Although there isn’t an app, the LCFM website is designed to be accessible across all devices so you can watch on the big screen with your smart TV or something smaller like your phone.
Yes, we’ve got another DIY pinyin subtitle tool on the list.
If you’re wondering how this is any different from Chinese Subtitles Translator or the files on Reddit, Subtitle Tools a website-based subtitle generator that allows you to convert subtitle files you already have.
The pinyin generated on Subtitle Tools is completely spelled out with the tones marked on the right letters, unlike on Chinese Subtitles Translator, which numbers the tone after each pinyin syllable. Some people don’t mind seeing the tones numbered like that, but you might have an easier time following along with the video when the pinyin is properly written out.
You have three options for conversion with Subtitle Tools:
- Generate pinyin under the hanzi subtitles while the English or other non-Chinese text remains untouched.
- Generate pinyin under the hanzi subtitles while deleting any English or other non-Chinese text.
- Replace hanzi text with pinyin subtitles while the English or other non-Chinese text remains untouched.
Each option is suited for different proficiency levels and language skills.
The first option is ideal for reading and translation practice. If you’re a beginner or even an intermediate learner, stick with the first option. If you’re an intermediate or advanced learner, go with the second option to allow you to see the hanzi without having the English subtitles to fall back on.
Although it might seem counterintuitive to remove hanzi subtitles, the third option is actually perfect for Chinese speaking practice, particularly working on your accent, tones and doing language shadowing exercises.
If you don’t have dual language subtitle files for your movies, you can always download Chinese and English files separately and then use the website’s merging tool. Once you have those merged into one file, you can put it through the pinyin generator if the original hanzi is missing pinyin subtitles.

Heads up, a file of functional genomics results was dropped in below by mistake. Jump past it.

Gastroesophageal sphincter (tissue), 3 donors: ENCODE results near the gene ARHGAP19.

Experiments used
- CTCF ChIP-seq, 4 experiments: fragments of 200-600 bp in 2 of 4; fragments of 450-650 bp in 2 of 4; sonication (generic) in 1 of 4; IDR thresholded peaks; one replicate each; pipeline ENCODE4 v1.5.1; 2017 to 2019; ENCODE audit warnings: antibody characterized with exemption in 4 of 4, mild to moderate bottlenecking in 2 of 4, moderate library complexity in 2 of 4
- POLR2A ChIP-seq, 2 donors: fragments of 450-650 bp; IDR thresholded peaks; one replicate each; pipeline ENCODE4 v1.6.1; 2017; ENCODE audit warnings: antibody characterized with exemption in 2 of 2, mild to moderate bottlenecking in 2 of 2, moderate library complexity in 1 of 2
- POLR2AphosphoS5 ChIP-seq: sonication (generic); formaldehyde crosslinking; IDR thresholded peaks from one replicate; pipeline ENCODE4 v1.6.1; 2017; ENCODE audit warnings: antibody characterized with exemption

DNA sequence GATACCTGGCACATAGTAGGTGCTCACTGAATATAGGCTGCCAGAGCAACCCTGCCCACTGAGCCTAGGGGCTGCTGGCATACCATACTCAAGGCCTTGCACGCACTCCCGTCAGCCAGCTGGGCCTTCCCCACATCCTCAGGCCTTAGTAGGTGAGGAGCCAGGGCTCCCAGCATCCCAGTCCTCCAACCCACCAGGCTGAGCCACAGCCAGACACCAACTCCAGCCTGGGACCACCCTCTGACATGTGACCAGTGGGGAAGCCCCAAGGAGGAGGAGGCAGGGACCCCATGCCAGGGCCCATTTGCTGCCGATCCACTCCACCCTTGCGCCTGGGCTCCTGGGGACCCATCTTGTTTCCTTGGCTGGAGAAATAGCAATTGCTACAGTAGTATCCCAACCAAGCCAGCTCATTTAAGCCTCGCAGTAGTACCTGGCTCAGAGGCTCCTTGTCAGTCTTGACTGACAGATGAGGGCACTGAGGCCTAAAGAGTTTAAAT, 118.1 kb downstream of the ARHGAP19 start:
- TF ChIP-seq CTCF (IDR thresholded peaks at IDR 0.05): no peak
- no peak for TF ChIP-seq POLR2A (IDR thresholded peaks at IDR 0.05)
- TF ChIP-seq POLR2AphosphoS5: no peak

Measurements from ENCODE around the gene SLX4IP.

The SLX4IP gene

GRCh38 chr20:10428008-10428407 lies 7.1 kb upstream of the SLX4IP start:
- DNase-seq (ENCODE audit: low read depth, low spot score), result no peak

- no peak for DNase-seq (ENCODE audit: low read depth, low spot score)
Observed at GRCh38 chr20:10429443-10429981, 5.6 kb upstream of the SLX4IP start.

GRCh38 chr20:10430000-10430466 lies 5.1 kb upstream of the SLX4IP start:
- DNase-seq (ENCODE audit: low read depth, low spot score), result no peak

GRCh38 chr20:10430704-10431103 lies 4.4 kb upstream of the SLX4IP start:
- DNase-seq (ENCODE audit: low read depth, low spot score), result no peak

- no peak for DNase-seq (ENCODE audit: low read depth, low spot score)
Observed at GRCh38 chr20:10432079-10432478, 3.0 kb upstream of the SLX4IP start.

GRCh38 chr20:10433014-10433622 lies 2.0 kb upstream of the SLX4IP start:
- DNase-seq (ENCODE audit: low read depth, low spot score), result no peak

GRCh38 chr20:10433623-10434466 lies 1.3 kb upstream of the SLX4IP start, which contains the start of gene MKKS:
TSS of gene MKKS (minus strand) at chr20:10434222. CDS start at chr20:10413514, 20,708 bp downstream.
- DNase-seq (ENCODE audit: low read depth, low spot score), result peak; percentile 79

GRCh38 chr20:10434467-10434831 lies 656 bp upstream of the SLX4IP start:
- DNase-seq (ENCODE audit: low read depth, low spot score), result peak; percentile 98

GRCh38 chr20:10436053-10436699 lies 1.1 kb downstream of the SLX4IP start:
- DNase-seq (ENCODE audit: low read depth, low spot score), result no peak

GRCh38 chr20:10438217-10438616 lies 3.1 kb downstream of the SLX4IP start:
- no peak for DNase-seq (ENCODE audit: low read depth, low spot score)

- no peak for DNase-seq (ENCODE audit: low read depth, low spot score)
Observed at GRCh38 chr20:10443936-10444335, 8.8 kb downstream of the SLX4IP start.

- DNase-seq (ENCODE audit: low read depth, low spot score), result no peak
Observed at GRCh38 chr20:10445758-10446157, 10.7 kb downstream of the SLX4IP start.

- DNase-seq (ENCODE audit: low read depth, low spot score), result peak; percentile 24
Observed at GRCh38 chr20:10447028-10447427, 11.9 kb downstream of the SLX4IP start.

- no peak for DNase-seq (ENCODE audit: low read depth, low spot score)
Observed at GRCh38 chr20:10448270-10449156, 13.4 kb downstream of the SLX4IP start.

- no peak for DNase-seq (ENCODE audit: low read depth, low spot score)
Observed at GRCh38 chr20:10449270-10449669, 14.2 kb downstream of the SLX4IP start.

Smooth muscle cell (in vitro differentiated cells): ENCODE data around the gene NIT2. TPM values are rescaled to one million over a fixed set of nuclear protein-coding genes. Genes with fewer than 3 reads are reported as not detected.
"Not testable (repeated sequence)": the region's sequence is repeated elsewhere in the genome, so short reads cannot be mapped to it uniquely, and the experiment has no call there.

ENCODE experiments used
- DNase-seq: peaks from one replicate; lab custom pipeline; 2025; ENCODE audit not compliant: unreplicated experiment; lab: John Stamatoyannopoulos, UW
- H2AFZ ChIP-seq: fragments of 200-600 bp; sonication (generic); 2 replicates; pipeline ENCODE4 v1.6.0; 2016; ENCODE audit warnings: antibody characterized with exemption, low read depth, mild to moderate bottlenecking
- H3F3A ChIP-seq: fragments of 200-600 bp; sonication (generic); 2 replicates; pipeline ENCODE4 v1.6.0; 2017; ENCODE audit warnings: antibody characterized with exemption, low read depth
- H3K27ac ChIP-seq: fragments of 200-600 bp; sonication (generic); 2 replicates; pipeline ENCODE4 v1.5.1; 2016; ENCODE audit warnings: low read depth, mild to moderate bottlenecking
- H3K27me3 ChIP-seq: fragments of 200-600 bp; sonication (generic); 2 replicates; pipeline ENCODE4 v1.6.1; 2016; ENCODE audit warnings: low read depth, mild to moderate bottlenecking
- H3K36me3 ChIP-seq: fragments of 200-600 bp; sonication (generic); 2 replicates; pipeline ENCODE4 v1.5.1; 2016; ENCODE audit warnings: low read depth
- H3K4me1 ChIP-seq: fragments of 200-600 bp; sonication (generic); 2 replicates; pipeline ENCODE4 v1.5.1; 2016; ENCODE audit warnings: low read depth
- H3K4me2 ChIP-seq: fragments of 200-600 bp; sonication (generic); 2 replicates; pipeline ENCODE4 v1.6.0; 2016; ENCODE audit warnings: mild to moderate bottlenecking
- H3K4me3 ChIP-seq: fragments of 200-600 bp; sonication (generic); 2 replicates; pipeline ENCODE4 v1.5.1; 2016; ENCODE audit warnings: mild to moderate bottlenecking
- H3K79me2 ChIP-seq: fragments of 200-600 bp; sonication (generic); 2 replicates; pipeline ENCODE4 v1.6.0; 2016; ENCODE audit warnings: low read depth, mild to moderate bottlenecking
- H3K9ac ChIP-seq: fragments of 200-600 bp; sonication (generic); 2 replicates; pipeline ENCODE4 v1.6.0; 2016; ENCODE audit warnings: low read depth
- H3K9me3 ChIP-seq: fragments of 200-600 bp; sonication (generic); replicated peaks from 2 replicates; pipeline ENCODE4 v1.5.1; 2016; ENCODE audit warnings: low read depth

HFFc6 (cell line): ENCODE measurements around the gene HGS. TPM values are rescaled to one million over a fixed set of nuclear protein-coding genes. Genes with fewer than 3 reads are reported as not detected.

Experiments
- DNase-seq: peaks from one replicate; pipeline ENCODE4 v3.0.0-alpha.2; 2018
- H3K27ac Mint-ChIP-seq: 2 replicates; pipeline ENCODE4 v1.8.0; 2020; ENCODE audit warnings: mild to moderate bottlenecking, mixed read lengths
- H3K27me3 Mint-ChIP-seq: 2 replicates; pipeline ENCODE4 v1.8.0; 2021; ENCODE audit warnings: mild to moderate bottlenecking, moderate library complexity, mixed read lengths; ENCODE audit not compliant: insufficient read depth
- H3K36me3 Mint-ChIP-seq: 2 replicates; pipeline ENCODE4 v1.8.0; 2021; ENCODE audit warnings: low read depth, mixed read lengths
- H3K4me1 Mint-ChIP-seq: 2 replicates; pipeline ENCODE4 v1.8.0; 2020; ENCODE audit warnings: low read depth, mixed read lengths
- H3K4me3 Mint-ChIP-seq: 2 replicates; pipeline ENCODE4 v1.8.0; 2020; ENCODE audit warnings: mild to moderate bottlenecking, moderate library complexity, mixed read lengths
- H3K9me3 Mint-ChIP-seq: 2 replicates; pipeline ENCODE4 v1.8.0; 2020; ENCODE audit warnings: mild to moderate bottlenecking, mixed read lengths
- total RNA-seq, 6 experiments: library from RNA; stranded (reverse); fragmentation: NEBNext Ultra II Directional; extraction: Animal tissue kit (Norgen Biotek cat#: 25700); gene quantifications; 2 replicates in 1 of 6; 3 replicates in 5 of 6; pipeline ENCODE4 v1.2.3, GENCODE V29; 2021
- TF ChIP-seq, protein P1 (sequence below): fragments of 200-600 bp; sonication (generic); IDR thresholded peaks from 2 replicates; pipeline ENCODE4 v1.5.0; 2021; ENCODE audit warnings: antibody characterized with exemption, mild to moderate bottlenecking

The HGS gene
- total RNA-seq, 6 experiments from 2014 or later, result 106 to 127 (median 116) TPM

This website is completely free to use, but you can upgrade to a premium account if you want your files to be prioritized.
And lastly, we have Easy Pronunciation, which is another subtitle converter.
You have three options for pinyin subtitles. You can opt for pinyin subtitles showing:
- Tone marks → pīnyīn
- Tone numbers → pin1yin1
- IPA with tone numbers → pʰin1jin1
Unless you’re a linguist, you probably want to stick with the first two choices.
You can also choose to have pinyin as an additional transcription or replace the hanzi subtitles completely.
Note that there’s also an option to correct tones for the characters 一 (yī) for “one” and 不 (bù) for “no.”
Although annotated with the first and fourth tones respectively, these two words can sometimes be said with the second tone if they’re followed by a fourth tone character. Thus, this option ensures that the pinyin matches natural speech, but you can leave it unchecked if you prefer to follow textbook tones.
You can also use the merging tool if you only have single-language subtitle files.
Be aware that Easy Pronunciation can only generate 50 lines of a 300 KB file as an unregistered user. You’ll need to sign up for an account for more lines per file.
- The free plan gives you 100 subtitle lines per file.
- The basic plan gives you 3000 subtitle lines per file.
- The premium plan gives you 3000 subtitle lines per file, plus other benefits.
Even though there’s a limit to how much you can get without signing up, the website does have a ton of other functions if you need additional pronunciation practice. You can check out the Pronunciation Trainer if you want to convert text into native speaker audio. If you want to see which characters in a text belong in each HSK level, have a look at the Chinese Word Frequency Counter.
Bet you weren’t expecting a whole how-to guide in this list of pinyin subtitles resources, were you?
Now you have the option to create your own pinyin subtitles for your favorite Mandarin-language films.
And even if you’re not into that, you’re bound to find some great already-subtitled content from this list.
Now get out there and veg while learning Chinese with a good movie or video (or two!).
Em Casalena is a published author, freelance writer and music columnist. They write about a lot of stuff, from music to films to language.